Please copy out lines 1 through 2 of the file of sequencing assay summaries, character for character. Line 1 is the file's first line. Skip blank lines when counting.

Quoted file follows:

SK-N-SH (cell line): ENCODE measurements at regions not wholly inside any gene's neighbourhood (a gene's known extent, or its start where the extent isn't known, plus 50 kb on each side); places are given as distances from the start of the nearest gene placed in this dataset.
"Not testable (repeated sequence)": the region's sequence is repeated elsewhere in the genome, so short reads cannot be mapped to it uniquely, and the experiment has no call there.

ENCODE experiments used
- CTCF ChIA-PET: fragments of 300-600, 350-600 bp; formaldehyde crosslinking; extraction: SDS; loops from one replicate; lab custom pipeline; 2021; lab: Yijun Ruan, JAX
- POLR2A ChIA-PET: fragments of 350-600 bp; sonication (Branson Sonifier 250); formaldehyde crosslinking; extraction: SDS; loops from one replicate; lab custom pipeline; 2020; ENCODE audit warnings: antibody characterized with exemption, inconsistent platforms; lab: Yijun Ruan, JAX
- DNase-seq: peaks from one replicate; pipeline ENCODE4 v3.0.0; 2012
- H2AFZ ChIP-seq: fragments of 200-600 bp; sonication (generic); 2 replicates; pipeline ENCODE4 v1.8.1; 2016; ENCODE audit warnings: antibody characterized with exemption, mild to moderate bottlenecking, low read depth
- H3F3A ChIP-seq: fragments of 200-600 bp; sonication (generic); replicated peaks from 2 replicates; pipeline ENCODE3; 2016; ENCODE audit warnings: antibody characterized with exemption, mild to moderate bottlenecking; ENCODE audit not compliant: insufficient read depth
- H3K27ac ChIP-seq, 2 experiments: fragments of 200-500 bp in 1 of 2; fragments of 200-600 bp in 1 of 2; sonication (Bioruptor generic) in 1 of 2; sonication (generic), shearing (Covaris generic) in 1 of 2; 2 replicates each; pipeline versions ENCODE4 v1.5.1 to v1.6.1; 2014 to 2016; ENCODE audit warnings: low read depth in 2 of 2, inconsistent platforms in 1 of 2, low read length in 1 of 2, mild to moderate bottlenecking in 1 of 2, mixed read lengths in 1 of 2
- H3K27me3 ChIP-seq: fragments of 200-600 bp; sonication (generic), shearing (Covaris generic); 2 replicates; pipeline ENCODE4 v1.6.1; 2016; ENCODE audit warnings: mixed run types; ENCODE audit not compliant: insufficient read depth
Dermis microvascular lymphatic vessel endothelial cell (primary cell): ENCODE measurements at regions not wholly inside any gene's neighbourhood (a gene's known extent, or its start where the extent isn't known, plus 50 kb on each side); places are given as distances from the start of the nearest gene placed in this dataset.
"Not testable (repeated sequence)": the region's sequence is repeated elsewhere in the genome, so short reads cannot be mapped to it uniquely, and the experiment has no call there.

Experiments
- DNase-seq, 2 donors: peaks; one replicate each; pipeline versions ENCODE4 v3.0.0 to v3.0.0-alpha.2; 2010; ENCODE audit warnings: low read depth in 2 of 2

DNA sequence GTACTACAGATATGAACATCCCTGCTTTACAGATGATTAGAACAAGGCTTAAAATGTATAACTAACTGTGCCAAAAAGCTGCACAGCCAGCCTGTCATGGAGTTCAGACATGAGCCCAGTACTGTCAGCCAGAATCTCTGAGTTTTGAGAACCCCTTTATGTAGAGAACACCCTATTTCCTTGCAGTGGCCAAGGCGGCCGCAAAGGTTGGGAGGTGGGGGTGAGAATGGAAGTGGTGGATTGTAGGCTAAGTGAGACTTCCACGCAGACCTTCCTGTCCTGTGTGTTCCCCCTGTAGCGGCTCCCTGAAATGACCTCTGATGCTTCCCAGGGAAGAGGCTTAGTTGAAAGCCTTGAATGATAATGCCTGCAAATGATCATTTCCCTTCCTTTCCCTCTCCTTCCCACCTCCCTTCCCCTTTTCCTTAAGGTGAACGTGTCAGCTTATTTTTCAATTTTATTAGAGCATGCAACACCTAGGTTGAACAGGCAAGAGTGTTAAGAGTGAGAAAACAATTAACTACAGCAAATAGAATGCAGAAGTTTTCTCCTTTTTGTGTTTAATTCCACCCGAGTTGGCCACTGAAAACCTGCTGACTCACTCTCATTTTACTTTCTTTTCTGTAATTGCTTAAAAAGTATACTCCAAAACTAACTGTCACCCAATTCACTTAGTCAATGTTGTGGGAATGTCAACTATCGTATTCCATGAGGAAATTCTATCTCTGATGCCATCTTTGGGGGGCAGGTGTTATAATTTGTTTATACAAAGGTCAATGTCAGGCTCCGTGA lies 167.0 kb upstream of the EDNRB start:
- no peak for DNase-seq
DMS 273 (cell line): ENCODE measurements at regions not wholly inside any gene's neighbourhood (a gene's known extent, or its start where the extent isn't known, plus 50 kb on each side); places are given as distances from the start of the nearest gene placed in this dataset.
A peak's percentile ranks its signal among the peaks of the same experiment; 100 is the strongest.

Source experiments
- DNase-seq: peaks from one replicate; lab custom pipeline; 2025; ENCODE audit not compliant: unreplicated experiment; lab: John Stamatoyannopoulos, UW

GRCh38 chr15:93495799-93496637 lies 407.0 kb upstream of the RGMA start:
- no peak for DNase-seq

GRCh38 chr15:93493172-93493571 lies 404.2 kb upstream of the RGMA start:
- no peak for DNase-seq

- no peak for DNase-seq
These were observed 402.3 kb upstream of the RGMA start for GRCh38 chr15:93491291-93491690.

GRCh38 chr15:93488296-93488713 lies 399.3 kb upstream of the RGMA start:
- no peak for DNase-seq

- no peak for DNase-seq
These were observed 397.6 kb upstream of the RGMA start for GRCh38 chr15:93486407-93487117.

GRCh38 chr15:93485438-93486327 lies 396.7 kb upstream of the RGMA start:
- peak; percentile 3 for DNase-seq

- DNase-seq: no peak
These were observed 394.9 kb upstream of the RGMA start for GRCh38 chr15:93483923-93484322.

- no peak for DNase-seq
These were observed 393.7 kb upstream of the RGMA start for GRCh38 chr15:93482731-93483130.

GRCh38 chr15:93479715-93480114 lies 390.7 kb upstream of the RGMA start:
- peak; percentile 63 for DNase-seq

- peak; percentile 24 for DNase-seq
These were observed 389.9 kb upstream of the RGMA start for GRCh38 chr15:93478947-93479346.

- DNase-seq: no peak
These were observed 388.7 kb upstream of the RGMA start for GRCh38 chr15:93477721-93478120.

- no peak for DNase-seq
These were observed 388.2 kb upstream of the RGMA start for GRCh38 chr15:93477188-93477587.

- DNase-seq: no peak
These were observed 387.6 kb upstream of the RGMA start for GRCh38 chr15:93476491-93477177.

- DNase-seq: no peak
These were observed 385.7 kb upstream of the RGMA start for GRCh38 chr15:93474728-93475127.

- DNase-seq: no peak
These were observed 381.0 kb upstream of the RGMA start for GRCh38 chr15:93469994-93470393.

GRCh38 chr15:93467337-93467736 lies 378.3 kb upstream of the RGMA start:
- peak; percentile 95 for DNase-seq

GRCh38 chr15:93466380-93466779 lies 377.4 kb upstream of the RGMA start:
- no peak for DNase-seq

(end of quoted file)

SK-N-SH (cell line): ENCODE measurements at regions not wholly inside any gene's neighbourhood (a gene's known extent, or its start where the extent isn't known, plus 50 kb on each side); places are given as distances from the start of the nearest gene placed in this dataset.
"Not testable (repeated sequence)": the region's sequence is repeated elsewhere in the genome, so short reads cannot be mapped to it uniquely, and the experiment has no call there.